todays forecast: solar wind and 4,000F
Welcome to the truly hellish world of WASP-12b, a planet being eaten by its star.
If you fly by the gas giant WASP-12b about 870 light years away, you might see a brilliant light and feel some heat. And no wonder. You’re only 2 million miles away from its parent star. The planet’s mass, eight times greater than Jupiter’s, triggers coronal mass ejections from the star when the gravitational tides are right. The protuberances shoot out for hundreds of thousands of miles and its radiation bathes the WASP-12b’s upper atmosphere in shimmering auroras while fueling howling winds radiating from the gas giant’s equator.
At 4,000 degrees, the gasses and vaporized metals in WASP-12bs upper atmosphere may be turning into a plasma. Because plasma has a very low density, it would puff out the planet and make it seem larger than it should be which seems to be the case with WASP-12b. Just how hot is 4,000F on a cosmic scale? Red dwarfs, the dominant stars in the Milky Way galaxy are about 20% or so cooler than the planet. Its hotter than most stars out there. Tidally locked to its sun, it doesnt revolve around its axis, but the hemisphere that never sees the light of day would be searing hot nonetheless, warmed by the supersonic winds radiating from the face perpetually staring at WASP-12.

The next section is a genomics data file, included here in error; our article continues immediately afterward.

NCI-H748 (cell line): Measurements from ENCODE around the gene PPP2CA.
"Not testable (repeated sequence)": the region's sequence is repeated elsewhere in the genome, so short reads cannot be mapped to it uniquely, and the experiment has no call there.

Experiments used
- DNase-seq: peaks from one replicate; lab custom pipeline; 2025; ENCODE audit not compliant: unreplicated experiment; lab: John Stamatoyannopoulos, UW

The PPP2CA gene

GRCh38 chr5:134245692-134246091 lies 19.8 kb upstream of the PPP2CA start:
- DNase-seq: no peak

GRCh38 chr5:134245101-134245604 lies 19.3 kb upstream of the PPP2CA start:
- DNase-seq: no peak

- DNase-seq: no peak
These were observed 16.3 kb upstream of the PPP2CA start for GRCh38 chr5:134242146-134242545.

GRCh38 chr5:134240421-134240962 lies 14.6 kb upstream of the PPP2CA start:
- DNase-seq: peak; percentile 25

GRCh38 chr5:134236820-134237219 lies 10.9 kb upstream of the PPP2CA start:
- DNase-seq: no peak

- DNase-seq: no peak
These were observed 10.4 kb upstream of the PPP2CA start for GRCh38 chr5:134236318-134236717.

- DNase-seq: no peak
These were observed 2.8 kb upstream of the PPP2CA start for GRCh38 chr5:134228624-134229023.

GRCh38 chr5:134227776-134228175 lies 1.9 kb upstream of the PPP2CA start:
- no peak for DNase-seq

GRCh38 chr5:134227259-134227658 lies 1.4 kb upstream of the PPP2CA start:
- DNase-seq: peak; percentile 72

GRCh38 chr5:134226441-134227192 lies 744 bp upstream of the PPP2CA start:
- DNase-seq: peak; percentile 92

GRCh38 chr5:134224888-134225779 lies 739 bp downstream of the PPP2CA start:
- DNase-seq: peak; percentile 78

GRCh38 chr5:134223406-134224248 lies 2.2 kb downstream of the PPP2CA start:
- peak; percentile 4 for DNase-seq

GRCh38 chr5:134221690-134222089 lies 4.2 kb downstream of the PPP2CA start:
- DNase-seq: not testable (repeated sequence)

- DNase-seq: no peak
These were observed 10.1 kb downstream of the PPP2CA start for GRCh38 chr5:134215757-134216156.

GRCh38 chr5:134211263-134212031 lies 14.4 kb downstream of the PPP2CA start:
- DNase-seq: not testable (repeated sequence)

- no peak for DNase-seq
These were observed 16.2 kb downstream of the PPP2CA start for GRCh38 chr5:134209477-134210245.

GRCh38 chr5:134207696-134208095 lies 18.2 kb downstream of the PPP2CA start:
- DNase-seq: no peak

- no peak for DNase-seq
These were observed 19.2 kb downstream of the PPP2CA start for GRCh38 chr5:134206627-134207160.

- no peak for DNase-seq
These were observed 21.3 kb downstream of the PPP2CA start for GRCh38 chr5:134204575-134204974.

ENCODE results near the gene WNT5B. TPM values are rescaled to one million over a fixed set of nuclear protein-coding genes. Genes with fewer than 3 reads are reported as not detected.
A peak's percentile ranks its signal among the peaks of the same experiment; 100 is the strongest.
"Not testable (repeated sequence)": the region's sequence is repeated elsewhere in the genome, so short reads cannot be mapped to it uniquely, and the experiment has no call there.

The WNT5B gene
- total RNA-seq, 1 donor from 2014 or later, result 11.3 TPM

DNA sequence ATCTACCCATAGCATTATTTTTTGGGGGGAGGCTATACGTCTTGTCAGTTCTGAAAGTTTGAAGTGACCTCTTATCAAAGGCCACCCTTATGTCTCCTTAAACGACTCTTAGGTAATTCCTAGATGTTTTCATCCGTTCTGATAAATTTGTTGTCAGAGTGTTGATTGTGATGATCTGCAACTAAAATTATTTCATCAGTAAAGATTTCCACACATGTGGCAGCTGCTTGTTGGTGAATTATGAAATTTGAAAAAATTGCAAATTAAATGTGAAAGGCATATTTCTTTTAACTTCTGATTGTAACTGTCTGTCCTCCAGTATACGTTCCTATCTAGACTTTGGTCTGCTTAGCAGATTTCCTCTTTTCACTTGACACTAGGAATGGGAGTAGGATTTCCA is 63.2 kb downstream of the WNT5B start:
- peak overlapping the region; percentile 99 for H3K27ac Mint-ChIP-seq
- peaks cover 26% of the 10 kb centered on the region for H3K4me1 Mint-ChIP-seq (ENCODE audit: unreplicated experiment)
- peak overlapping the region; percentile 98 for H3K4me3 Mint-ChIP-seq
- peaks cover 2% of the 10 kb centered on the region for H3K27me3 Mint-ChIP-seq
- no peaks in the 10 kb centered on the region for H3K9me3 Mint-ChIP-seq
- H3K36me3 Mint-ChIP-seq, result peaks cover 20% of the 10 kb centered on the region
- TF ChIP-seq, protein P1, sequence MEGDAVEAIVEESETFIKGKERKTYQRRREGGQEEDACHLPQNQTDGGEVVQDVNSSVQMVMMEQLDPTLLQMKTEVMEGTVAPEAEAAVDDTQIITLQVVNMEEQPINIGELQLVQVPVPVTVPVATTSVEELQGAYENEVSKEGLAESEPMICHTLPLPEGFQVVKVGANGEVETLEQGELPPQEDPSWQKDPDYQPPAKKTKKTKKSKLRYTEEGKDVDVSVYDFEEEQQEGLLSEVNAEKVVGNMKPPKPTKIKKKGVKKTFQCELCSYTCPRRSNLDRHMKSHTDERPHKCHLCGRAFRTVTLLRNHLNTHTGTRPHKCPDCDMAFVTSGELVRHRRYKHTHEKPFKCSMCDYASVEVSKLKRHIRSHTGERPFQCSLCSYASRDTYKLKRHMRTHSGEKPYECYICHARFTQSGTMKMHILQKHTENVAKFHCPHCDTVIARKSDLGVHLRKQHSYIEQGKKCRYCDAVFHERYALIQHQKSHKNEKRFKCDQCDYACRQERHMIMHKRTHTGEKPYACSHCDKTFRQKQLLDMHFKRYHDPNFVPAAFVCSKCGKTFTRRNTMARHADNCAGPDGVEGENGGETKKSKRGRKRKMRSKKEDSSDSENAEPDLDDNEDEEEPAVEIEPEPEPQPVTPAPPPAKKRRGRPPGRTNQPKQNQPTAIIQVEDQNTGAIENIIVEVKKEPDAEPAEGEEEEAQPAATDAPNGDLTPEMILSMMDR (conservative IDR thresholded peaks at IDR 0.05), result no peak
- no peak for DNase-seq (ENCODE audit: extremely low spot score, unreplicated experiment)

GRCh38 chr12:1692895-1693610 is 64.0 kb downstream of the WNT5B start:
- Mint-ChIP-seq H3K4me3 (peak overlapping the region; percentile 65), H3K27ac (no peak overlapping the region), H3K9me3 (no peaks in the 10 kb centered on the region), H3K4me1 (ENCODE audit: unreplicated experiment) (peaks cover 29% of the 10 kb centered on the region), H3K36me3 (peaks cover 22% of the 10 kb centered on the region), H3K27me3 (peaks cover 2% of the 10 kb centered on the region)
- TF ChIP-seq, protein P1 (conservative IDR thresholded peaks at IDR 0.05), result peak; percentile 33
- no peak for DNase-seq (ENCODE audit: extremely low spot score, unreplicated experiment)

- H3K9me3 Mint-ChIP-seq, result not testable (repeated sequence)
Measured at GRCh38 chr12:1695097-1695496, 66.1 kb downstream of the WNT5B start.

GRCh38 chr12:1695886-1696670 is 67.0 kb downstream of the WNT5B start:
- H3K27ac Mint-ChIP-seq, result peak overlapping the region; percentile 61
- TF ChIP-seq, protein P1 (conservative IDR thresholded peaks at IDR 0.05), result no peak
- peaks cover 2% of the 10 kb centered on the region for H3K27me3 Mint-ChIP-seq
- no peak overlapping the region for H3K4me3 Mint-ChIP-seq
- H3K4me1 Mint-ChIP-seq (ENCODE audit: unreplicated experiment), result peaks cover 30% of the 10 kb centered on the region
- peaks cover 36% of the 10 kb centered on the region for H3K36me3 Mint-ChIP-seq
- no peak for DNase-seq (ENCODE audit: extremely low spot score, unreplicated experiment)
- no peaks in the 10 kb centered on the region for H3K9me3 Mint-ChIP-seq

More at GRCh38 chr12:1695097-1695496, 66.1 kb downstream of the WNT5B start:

There are a few interesting questions about this superheated world. How did it get within just a days orbit of its sun when the absolute orbital limit before that seemed to be a two and a half days? How would a gas giant which would have to form on the outer reaches of a solar system to stay gaseous, spiral that close to a star? Did it come from another solar system? Did it just drift in? And just how close can a gas giant get to a star without being completely vaporized? Curious minds want to know.